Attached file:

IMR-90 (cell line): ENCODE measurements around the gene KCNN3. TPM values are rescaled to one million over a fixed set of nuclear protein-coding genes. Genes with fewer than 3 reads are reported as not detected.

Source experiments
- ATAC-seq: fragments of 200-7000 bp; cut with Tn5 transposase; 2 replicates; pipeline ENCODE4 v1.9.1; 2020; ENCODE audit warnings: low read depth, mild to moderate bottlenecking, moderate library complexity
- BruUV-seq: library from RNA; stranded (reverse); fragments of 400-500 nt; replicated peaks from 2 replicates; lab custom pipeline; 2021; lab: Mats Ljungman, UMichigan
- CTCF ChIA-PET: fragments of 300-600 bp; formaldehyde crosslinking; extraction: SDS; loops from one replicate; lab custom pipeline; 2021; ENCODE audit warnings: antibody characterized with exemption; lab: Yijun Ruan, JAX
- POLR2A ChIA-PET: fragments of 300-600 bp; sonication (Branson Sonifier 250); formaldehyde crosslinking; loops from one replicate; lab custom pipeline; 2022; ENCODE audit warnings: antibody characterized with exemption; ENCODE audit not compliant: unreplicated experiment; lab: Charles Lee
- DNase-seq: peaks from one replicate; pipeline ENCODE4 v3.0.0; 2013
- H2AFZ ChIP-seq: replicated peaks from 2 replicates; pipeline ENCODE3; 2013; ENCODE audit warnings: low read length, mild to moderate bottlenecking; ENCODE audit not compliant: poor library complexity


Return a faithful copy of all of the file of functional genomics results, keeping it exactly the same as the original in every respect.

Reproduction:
IMR-90 (cell line): ENCODE measurements around the gene KCNN3. TPM values are rescaled to one million over a fixed set of nuclear protein-coding genes. Genes with fewer than 3 reads are reported as not detected.

Source experiments
- ATAC-seq: fragments of 200-7000 bp; cut with Tn5 transposase; 2 replicates; pipeline ENCODE4 v1.9.1; 2020; ENCODE audit warnings: low read depth, mild to moderate bottlenecking, moderate library complexity
- BruUV-seq: library from RNA; stranded (reverse); fragments of 400-500 nt; replicated peaks from 2 replicates; lab custom pipeline; 2021; lab: Mats Ljungman, UMichigan
- CTCF ChIA-PET: fragments of 300-600 bp; formaldehyde crosslinking; extraction: SDS; loops from one replicate; lab custom pipeline; 2021; ENCODE audit warnings: antibody characterized with exemption; lab: Yijun Ruan, JAX
- POLR2A ChIA-PET: fragments of 300-600 bp; sonication (Branson Sonifier 250); formaldehyde crosslinking; loops from one replicate; lab custom pipeline; 2022; ENCODE audit warnings: antibody characterized with exemption; ENCODE audit not compliant: unreplicated experiment; lab: Charles Lee
- DNase-seq: peaks from one replicate; pipeline ENCODE4 v3.0.0; 2013
- H2AFZ ChIP-seq: replicated peaks from 2 replicates; pipeline ENCODE3; 2013; ENCODE audit warnings: low read length, mild to moderate bottlenecking; ENCODE audit not compliant: poor library complexity